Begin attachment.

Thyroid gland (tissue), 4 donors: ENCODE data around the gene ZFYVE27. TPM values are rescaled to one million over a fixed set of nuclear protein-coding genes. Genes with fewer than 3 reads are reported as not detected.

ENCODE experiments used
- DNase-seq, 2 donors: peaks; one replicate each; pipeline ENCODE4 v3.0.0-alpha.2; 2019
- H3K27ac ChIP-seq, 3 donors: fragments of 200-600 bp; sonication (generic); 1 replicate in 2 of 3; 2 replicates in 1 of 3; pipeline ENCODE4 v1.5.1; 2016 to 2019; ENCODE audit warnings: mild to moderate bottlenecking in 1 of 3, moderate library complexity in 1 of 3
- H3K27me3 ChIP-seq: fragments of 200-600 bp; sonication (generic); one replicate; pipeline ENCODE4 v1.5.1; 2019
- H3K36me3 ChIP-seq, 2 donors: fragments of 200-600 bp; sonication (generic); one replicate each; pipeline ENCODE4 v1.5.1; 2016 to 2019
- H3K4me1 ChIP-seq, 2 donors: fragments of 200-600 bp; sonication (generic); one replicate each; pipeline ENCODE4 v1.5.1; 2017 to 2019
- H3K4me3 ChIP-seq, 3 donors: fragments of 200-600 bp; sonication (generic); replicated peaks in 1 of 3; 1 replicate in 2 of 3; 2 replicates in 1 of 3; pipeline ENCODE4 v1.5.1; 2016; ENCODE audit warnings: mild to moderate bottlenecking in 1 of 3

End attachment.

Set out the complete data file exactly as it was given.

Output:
Thyroid gland (tissue), 4 donors: ENCODE data around the gene ZFYVE27. TPM values are rescaled to one million over a fixed set of nuclear protein-coding genes. Genes with fewer than 3 reads are reported as not detected.

ENCODE experiments used
- DNase-seq, 2 donors: peaks; one replicate each; pipeline ENCODE4 v3.0.0-alpha.2; 2019
- H3K27ac ChIP-seq, 3 donors: fragments of 200-600 bp; sonication (generic); 1 replicate in 2 of 3; 2 replicates in 1 of 3; pipeline ENCODE4 v1.5.1; 2016 to 2019; ENCODE audit warnings: mild to moderate bottlenecking in 1 of 3, moderate library complexity in 1 of 3
- H3K27me3 ChIP-seq: fragments of 200-600 bp; sonication (generic); one replicate; pipeline ENCODE4 v1.5.1; 2019
- H3K36me3 ChIP-seq, 2 donors: fragments of 200-600 bp; sonication (generic); one replicate each; pipeline ENCODE4 v1.5.1; 2016 to 2019
- H3K4me1 ChIP-seq, 2 donors: fragments of 200-600 bp; sonication (generic); one replicate each; pipeline ENCODE4 v1.5.1; 2017 to 2019
- H3K4me3 ChIP-seq, 3 donors: fragments of 200-600 bp; sonication (generic); replicated peaks in 1 of 3; 1 replicate in 2 of 3; 2 replicates in 1 of 3; pipeline ENCODE4 v1.5.1; 2016; ENCODE audit warnings: mild to moderate bottlenecking in 1 of 3